“That is pre-2010 speak. It is not in the PM’s gift to decide that there is a general election. It is in parliament’s gift. I doubt there is a majority in parliament for holding a general election.”

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Brexit deal may not be put to MPs until late March, officials say (The Guardian)

Daniel Boffey and Jennifer Rankin in Brussels
Thu 7 Feb 2019 19.42 GMT, The Guardian

May and Juncker hold strained talks as EU examines technical aspects of Irish border

The Brexit negotiations are being pushed to the brink by Theresa May and the EU, with any last-minute offer by Brussels on the Irish backstop expected to be put to MPs just days before the UK is due to leave.

In strained talks on Thursday, during which Donald Tusk suggested that Jeremy Corbyn’s plan could help resolve the Brexit crisis, Theresa May and the European commission president, Jean-Claude Juncker, agreed to hold the next face-to-face talks by the end of February.

That move cuts deep into the remaining time, piling pressure on the British parliament to then accept what emerges or face a no-deal scenario.

It is understood that EU officials are looking at offering May a detailed plan of what a potential technological solution to the Irish border might look like, which could be included in the legally non-binding political declaration on the future trade deal.

The blueprint would pinpoint the problem areas and commit to breaching the technical gaps where possible to offer an alternative to the customs union envisaged in the withdrawal agreement’s Irish backstop.

But officials believe it is increasingly likely that any renegotiated deal will only be put to the Commons at the end of March, necessitating even then an extension of the article 50 negotiating period to get legislation through parliament.

On Thursday the German finance commissioner, Günther Hermann Oettinger, suggested the chance of a no-deal Brexit was now as high as 60%.

“If the British side asks for an extension of two or three months and there are reasons for that, I think there’s a good chance that the member states would accept that unanimously,” he said. “But in the eight or 12 weeks there needs to be the possibility of achieving progress and that there must be a withdrawal agreement at the end of that.”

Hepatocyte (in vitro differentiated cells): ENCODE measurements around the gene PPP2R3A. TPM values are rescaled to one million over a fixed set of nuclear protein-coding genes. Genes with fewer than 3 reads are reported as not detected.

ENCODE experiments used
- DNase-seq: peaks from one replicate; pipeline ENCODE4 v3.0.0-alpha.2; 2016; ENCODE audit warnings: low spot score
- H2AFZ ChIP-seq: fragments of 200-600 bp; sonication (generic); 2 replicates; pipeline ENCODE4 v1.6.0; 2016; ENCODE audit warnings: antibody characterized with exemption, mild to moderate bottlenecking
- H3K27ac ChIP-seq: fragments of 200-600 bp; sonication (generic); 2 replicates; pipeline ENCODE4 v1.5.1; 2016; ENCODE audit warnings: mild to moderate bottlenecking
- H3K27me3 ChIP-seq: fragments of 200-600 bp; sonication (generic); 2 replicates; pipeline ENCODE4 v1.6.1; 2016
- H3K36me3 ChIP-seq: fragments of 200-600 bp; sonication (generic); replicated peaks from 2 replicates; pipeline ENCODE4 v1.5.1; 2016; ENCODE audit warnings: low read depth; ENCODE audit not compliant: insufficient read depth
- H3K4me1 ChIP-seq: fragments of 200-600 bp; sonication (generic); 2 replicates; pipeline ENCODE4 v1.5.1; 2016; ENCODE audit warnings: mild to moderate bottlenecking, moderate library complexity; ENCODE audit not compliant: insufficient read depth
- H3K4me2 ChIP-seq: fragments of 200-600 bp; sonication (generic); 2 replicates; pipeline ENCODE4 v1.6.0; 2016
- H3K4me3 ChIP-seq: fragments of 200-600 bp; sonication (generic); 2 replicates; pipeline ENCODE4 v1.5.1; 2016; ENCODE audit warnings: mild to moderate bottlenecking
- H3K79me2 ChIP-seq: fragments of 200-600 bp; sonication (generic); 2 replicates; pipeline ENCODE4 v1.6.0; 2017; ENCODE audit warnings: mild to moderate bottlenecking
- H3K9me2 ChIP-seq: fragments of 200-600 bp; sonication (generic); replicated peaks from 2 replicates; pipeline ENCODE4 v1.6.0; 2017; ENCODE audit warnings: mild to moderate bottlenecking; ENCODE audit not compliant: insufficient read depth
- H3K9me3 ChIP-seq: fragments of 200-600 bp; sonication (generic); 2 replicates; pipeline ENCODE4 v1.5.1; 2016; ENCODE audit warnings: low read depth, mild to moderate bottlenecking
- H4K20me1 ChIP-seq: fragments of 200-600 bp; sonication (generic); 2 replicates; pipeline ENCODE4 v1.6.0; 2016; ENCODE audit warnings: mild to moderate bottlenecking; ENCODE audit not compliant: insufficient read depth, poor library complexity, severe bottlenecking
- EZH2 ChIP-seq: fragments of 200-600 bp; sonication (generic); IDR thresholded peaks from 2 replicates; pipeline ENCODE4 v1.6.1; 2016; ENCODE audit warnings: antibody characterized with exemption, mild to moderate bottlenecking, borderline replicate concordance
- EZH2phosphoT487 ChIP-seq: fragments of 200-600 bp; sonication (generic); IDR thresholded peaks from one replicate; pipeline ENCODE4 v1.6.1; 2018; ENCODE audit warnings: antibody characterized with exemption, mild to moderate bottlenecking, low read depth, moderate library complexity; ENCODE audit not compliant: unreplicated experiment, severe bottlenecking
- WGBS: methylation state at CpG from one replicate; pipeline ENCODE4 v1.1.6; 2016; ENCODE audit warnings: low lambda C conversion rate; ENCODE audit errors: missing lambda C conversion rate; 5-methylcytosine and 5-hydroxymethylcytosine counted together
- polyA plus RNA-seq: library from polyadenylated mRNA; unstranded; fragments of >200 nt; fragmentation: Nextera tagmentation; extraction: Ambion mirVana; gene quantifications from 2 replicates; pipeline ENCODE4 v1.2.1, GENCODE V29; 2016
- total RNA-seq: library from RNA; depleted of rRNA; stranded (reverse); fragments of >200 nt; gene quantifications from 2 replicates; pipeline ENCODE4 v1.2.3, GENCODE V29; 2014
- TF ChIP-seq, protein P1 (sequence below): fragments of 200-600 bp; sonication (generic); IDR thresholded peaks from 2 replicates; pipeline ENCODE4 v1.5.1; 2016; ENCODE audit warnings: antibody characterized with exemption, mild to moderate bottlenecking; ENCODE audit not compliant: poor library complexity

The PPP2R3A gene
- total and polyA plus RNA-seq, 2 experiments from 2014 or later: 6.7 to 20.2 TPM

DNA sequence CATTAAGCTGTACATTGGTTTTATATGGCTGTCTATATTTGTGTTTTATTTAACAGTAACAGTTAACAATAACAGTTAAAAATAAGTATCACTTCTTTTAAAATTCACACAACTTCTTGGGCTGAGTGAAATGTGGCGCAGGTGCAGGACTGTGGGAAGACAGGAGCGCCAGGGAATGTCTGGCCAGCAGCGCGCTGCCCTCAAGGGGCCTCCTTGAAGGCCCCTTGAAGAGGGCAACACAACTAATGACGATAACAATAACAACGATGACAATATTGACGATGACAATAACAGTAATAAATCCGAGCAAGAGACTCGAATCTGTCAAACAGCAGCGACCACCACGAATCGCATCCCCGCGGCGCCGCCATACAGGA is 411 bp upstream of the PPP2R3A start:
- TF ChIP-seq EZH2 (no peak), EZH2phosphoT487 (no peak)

The prime minister’s failure during her meetings in Brussels with EU leaders on Thursday to go beyond her previous suggestions of a time limit and unilateral exit mechanism on the Irish backstop has confirmed fears that the deal’s ratification will go to the wire.

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No renegotiation, says EU after MPs back plan to replace backstop (The Guardian)

Brussels reiterates position minutes after Commons backed plan to replace Irish backstop

Theresa May immediately hit a brick wall in Brussels after being backed by MPs to reopen the withdrawal agreement, as Donald Tusk, with the backing of Emmanuel Macron, said the EU would not renegotiate.

Within minutes of the Commons backing the prime minister’s plan to replace the Irish backstop, a spokesman for the European council’s president insisted Tusk would not permit any changes to the deal already agreed with Downing Street.

Tusk, the EU’s most senior official, instead urged the prime minister to explain her next steps, claiming the agreement negotiated over the last 20 months “remains the best and only way to ensure an orderly withdrawal of the United Kingdom from the European Union”.

The spokesman added: “The backstop is part of the withdrawal agreement, and the withdrawal agreement is not open for re-negotiation.”

In an apparent sign that the EU now fears that the impasse in the Brexit talks is unlikely to be broken within the coming weeks, Tusk’s spokesman said Brussels was open to a delay to Brexit beyond 29 March.